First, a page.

At Bellingham, residents contribute according to their interests and inclinations to the upkeep of the community. There seemed to be a bit of tension around the matter of who did what. One person who tends to flowers said she gets comments about how she doesn’t grow anything that people can eat. A man heard her and returned the volley, quipping that no one gets called in the middle of the night to fix the flowers.
Mostly, though, they were on the same page about how much they appreciated their community. They boasted about how easy it was to get timely help with just about anything that anyone might need – a car seat, an onion, or a ride to the airport, for instance. Just send out an email, and the responses come. They also liked the conviviality, the safety and the comfort of their community. Also, one woman added, you can have a drink and still walk home at night.
Their favorite topic seemed to be what they call “cohousing moments” – those treasured times when you know you are living in a special place. Often, the stories have dire beginnings and happy endings. In one example, an elderly woman had fallen and couldn’t get up. (Seriously. Just like that infamous ad.) She was able to make a banging noise that the person living above her heard, and then immediately came down to help.
Another cohousing moment began with a slashed finger. Bleeding and in pain, the woman called another cohouser who was a nurse. She wasn’t in, but her husband, the doctor, was. He showed up immediately, declared her injury hospital-worthy, and drove her there.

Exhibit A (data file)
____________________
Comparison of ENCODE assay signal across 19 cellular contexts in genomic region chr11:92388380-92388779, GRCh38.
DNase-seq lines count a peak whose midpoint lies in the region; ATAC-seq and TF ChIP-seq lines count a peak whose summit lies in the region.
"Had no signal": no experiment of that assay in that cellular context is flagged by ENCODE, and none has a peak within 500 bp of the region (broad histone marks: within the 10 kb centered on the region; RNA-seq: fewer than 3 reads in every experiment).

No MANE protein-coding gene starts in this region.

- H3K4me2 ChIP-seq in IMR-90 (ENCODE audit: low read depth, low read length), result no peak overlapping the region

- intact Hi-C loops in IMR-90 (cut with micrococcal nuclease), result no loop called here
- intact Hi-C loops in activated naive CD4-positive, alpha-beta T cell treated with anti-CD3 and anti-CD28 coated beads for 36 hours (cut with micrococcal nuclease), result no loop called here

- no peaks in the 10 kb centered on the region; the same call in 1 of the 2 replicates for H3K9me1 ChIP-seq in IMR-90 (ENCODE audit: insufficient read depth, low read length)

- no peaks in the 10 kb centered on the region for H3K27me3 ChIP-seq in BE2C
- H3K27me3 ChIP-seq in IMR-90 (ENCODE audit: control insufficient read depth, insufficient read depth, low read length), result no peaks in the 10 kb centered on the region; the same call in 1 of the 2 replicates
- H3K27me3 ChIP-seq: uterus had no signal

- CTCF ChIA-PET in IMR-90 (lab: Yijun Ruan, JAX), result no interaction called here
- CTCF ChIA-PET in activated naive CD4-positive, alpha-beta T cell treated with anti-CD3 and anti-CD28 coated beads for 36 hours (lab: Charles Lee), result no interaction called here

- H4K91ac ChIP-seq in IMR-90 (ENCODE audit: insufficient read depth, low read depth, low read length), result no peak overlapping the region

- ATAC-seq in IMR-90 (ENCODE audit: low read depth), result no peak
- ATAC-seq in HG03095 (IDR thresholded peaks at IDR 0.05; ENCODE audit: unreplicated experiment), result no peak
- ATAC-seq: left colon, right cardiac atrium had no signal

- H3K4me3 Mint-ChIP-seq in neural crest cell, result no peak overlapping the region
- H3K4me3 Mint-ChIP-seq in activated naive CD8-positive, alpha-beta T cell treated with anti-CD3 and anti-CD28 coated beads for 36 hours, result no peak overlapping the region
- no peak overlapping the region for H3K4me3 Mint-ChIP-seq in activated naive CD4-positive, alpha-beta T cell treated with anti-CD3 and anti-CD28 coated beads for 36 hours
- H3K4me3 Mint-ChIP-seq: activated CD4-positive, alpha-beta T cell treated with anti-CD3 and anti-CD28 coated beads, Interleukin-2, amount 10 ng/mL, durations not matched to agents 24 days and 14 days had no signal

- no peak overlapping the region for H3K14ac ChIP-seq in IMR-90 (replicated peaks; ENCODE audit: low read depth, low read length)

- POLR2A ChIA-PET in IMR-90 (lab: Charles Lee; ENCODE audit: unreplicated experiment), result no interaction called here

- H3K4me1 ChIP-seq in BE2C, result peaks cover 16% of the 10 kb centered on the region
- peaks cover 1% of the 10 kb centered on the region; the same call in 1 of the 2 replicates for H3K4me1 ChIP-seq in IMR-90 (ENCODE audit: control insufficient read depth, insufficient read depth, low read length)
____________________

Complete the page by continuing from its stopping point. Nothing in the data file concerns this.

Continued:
The story that really grabbed me, though, lasted more than just a moment. An elderly man experienced the death of his wife while he was living in the community. At first, his blood family was attentive, showing up and helping often. Over time, though, they got busy and their visits tapered off. His cohousing family never did forget him; they were there for him always.
After the hour was up and most people had drifted out of the common house, Andrea grabbed a sponge and wiped down the counter around the big coffee pot, then offered to show us the inside of a unit that had just become available. On the way out, we passed through the laundry room, where we got to see the little pre-made signs available to let the others know what to do with the clothes if the owners were not back in time to move them into the dryer; for example: “Please dry, hot temp except socks and bras.”
We left the common house and just a short walk later, we were in front of the available house. Like the other two units to which it was attached, it was mustard yellow on the bottom and chocolate brown on top, and it sported a small front porch with cheerful flowers and white railings like outstretched arms.
It was a middle unit, so I was amazed to walk inside and find the place flooded with natural light. The open floor plan and many windows in the front and back helped with that. The kitchen was in the front and included a granite-topped island. The floors of the living room were bamboo and mamoleum. Out back was a handsome private deck with a view of the wetlands and edible gardens, and farther into the distance, an expanse of towering trees. The two bedrooms were upstairs and included lots more windows, a skylight, and artfully designed shelves on the walls and in the closets.
It is nearly a year later and I’m still thinking about that house. That just might make me a bad candidate for cohousing. At the cohousing conference, one of the panelists warned us about people who say they want to live in cohousing but then obsess endlessly about what their home will look like – they usually do not end up in a cohousing community. Cohousing communities really are more about the communities than the housing.